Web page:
Play Therapy for Children
What is play therapy?
Play therapy uses toys, games, and drama to help children learn to deal with their feelings. Play therapy helps children express their feelings without words.
Play therapy can be helpful for children of all ages but is most often used for children between the ages of 3 and 12.
What happens during play therapy sessions?
Play therapists create a safe and interesting environment for your child. This helps the child to feel comfortable and to be willing to explore. Your child may use dolls, action figures, modeling clay, art supplies, or other toys to express themselves and work on their problems.
The therapist may observe as your child chooses the toys they wish to play with in the therapy room. Or, the therapist may choose toys for your child, based on your child's history and experiences. The therapist will observe how your child plays with the toys, the feelings they express, and any aggressive actions. The therapist will set limits on your child's behavior if needed. Play therapy usually works in stages:
- At first, your child may feel negative, fearful, or angry about many people or events.
- As therapy progresses, your child's feelings may get more intense and focused on certain people or events.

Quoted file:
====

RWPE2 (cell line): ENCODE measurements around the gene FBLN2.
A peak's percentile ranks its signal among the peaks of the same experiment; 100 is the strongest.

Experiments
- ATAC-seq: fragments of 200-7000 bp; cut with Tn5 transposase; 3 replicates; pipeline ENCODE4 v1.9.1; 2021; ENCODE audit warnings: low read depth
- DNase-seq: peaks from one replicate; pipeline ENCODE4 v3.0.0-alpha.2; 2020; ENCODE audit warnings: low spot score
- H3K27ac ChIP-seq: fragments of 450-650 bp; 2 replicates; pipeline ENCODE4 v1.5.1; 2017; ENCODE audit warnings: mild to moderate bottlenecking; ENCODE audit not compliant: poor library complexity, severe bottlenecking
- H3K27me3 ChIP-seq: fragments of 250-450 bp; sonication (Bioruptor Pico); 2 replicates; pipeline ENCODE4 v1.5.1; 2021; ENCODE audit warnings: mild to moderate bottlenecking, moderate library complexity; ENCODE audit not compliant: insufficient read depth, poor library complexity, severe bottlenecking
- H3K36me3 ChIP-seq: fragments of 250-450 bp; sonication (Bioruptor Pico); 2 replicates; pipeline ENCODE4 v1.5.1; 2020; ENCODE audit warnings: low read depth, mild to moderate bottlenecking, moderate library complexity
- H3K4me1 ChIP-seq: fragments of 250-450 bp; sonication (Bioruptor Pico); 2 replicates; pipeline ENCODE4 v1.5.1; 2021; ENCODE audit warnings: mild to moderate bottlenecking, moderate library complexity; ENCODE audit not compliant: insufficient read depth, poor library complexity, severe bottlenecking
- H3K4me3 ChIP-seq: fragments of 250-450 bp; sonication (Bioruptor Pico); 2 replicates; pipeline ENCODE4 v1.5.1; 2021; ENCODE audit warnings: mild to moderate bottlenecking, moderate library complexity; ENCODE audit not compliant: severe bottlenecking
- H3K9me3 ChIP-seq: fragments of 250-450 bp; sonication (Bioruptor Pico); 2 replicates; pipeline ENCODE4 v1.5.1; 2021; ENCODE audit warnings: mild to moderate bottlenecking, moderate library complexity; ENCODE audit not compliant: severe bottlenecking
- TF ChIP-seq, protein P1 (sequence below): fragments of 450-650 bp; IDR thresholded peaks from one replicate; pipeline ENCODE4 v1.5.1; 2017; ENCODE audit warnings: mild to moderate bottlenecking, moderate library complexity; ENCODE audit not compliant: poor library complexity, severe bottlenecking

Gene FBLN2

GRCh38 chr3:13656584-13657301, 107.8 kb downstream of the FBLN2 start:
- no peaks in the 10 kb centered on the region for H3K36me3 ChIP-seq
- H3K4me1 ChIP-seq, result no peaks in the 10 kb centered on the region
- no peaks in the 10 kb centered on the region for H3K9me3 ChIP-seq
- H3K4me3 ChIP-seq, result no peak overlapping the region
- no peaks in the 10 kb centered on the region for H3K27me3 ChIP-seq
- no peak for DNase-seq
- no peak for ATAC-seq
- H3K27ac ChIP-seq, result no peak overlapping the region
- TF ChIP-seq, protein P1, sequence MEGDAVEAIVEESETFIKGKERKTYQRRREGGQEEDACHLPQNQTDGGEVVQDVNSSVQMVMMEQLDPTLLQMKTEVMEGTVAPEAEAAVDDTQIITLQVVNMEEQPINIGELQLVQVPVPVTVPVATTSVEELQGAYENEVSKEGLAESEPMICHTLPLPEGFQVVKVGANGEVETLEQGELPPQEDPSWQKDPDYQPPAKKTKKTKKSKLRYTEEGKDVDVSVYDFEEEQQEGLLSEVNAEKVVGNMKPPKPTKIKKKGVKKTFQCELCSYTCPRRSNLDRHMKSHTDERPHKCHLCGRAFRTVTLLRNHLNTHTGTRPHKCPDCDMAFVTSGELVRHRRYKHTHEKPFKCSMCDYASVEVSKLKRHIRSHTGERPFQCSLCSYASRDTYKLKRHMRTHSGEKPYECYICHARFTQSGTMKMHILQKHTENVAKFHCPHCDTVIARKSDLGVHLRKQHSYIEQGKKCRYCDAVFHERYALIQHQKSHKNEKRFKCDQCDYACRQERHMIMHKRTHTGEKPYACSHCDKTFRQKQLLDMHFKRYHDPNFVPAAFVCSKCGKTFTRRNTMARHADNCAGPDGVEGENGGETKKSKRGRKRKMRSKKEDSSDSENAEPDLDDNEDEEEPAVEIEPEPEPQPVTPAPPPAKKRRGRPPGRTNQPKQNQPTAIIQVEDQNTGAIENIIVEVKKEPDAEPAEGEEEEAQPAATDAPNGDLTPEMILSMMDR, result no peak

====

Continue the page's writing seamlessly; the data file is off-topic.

- In time, your child grows less negative and less angry. Your child feels more positive and starts to see people and events in a more balanced way.
Usually, therapists work only with your child and regularly report their findings to you. They will also suggest how you can best support your child.
How do I find a play therapist?
Ask your child's healthcare provider or school counselor to recommend a play therapist. Psychologists, social workers, and marriage and family therapists may provide play therapy.
The International Society for Child and Play Therapy lists Registered Play Therapists on their Web site. The Web site address is http://www.playtherapy.org.
Written by Pamela Daniel, PhD, for RelayHealth.
Published by RelayHealth.
Last modified: 2011-01-28
Last reviewed: 2010-05-03
This content is reviewed periodically and is subject to change as new health information becomes
available. The information is intended to inform and educate and is not a replacement for medical
evaluation, advice, diagnosis or treatment by a health care professional.